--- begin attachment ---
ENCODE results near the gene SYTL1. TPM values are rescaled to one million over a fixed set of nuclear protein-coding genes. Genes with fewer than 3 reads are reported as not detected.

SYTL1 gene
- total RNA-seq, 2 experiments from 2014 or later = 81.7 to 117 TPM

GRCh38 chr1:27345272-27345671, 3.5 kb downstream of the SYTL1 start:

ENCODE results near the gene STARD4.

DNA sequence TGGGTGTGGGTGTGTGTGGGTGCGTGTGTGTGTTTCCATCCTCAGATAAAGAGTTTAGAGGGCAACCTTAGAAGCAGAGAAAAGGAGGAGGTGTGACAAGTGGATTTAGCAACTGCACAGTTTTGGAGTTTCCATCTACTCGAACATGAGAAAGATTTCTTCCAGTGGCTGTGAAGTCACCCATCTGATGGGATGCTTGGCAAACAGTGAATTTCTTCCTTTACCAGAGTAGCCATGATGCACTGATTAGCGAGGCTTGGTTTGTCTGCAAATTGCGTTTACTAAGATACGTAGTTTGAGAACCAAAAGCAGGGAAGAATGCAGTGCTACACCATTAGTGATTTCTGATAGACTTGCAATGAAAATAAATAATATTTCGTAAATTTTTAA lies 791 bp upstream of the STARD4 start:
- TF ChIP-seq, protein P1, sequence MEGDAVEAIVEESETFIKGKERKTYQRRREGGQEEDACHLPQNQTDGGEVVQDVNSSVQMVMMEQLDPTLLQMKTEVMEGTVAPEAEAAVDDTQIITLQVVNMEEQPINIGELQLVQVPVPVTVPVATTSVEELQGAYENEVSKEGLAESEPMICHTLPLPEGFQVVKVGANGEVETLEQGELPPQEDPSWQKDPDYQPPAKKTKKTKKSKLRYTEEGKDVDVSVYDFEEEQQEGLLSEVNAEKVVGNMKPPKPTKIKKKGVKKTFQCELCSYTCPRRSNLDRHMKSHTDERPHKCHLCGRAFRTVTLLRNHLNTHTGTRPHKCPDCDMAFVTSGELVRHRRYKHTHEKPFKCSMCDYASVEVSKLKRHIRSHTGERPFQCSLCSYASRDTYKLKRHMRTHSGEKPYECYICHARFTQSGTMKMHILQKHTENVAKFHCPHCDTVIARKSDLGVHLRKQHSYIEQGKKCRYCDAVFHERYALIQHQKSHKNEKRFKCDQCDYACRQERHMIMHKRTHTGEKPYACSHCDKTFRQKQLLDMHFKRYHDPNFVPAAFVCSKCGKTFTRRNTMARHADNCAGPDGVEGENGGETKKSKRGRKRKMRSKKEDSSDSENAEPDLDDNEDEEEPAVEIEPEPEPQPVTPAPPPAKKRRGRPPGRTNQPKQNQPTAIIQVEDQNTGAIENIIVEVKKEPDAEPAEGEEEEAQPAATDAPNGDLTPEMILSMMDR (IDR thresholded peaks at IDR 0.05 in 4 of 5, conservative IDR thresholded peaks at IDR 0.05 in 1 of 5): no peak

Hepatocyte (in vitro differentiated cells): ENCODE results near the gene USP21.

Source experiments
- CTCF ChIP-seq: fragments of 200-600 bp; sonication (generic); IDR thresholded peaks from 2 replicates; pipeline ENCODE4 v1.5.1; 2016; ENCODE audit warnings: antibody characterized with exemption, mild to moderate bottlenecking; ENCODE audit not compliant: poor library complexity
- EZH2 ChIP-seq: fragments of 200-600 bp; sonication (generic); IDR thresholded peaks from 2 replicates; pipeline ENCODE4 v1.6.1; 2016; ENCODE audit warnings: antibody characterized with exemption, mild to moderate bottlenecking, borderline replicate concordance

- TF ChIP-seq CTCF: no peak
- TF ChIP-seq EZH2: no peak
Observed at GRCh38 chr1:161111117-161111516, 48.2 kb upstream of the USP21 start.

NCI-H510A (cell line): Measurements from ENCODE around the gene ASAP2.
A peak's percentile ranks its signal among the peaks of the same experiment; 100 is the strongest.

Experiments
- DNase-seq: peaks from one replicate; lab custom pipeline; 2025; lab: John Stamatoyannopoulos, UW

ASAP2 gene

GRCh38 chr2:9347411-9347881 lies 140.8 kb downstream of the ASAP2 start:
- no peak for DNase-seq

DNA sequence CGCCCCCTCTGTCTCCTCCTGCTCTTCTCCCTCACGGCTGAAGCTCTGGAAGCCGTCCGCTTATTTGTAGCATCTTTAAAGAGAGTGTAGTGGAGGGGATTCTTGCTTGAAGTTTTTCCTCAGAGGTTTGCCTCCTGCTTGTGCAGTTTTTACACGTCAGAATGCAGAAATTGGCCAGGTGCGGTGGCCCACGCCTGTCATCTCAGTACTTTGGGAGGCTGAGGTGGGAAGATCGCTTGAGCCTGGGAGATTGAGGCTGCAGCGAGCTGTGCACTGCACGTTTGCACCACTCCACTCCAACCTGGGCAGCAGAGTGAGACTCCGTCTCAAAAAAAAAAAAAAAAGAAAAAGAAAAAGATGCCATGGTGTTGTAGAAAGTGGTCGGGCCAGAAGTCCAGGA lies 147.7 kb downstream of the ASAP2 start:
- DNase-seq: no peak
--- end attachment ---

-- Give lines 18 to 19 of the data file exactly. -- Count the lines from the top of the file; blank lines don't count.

- DNase-seq: peaks from one replicate; lab custom pipeline; 2025; lab: John Stamatoyannopoulos, UW

ASAP2 gene